Tuesday, April 09, 2013

my goals this week

Today is my first day of freedom. This is the first extended break I've had in the two-plus years since I started working at YB, and I'm so giddy I don't know what to do with myself. Alas, YB doesn't pay salary to most of us; we're part-timers, working for an hourly wage, which means that, the moment we stop working, we stop being paid. Actually, I'll still be working up until my departure on April 18: I've got content-creation assignments coming my way. (Joy. You know how much I love working with those guys.)

A few things need to happen this week, though: first, I need to get a loan. OneMain Financial, a service with branches in my town, keeps mailing me these flyers saying I'm eligible to get their lovely $6000 loan. I actually tried to get a loan from OneMain last year, but was unsuccessful because of a poor debt-to-income ratio (as I've said on this blog many times, I've got a mountain of debt). That was before I started doing content-creation work and thus upping my monthly take. I'm now in a better place, financially speaking, so I'm hoping that today's foray to OneMain will prove fruitful. If OneMain rejects me, I'll drive over to the local branch of my home bank, PNC, and try to get a loan from that entity.

One way or another, I've got to get that loan, because if I do land a job in Korea, I'll be spending like crazy as I settle affairs and pack up for the Big Move to Korea. Public storage, a second plane ticket, early-termination penalty for my rental contract... lots of money will be hemorrhaging. I also need some spending money for the upcoming trip: while in Korea, I'll be taking subways, buses, and taxis, shopping for food, and renting a cell phone for around $5-$8 per day, for a month. Before the trip, I've also determined to buy myself an iPad so I can stay plugged in with everyone via Skype and email. Am hoping that Korean Wi-Fi will allow me free access to the Net from almost anywhere in Seoul.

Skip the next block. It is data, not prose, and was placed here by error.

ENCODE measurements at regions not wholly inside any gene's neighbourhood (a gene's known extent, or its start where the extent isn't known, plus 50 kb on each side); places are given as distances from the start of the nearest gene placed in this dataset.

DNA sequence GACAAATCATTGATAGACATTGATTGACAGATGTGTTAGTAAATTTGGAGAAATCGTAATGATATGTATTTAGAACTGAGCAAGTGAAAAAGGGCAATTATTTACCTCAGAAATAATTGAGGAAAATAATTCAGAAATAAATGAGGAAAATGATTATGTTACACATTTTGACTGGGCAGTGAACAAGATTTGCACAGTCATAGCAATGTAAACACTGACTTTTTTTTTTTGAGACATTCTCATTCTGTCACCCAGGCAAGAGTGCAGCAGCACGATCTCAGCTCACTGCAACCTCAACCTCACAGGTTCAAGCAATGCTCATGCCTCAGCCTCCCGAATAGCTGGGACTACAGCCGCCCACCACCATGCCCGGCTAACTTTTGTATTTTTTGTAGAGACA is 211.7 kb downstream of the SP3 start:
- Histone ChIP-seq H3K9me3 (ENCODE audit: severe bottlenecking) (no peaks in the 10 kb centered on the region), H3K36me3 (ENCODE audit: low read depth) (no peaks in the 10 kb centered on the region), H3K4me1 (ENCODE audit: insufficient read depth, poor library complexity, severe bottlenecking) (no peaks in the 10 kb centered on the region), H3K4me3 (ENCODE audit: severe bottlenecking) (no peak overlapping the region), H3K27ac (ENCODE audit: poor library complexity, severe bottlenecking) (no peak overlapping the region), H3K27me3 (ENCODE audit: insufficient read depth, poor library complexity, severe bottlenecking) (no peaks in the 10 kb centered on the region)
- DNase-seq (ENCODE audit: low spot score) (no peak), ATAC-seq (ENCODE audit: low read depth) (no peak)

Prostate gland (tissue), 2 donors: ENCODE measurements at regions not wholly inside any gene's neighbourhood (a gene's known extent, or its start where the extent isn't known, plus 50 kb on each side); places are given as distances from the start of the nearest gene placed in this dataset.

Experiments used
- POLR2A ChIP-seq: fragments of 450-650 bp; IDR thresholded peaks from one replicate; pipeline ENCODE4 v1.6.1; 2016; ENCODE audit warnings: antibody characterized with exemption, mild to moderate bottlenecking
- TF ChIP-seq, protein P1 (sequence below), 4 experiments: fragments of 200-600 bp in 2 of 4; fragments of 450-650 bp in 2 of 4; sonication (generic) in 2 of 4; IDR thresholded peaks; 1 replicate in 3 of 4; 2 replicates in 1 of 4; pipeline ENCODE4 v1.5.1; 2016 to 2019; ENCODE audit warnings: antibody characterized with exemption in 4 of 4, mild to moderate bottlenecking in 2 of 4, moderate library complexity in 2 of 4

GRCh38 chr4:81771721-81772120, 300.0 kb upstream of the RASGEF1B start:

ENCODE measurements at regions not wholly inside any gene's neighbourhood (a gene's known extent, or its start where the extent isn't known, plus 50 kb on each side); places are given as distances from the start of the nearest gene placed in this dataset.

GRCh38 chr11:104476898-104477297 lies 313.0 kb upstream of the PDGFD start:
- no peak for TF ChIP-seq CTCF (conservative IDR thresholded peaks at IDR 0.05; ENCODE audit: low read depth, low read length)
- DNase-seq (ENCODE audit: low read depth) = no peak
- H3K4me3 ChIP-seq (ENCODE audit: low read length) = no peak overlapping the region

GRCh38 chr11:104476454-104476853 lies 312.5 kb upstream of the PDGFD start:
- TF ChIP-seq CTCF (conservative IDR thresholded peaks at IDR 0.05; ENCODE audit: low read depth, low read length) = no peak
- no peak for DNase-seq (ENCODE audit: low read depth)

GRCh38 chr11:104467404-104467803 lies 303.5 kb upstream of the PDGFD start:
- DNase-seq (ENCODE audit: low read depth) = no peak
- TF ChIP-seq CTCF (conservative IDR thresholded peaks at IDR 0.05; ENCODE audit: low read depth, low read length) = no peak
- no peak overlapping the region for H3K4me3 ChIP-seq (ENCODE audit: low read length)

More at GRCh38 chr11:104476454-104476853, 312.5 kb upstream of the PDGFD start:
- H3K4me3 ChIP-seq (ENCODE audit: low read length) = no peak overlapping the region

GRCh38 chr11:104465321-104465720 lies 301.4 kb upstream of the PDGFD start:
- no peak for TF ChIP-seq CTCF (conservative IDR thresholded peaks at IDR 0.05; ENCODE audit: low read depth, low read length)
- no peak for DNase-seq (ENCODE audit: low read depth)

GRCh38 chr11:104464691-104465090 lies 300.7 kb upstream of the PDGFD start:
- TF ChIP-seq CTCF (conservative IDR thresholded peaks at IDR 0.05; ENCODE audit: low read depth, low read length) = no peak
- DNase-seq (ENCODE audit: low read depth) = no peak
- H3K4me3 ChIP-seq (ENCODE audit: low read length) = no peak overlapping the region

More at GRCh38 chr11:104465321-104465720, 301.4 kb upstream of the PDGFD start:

So that's the loan errand. Other errands this week include going to Catholic and Georgetown Universities to acquire official transcripts, then taking those documents, along with my two diplomas and my FBI background check, to the State Department to get everything apostilled (stamped and notarized). With that pile of apostilled documents and my recently updated passport, I ought to be ready for anything when I hit the peninsula.

Once I've gotten those errands out of the way (and, ideally, they shouldn't take more than three days total), I can concentrate on packing, and on any other remaining prep.

But first things first: the loan. I'm about to print out several months of banking and direct-deposit records, after which I'll be stepping out to hit OneMain and PNC, so wish me luck.


No comments: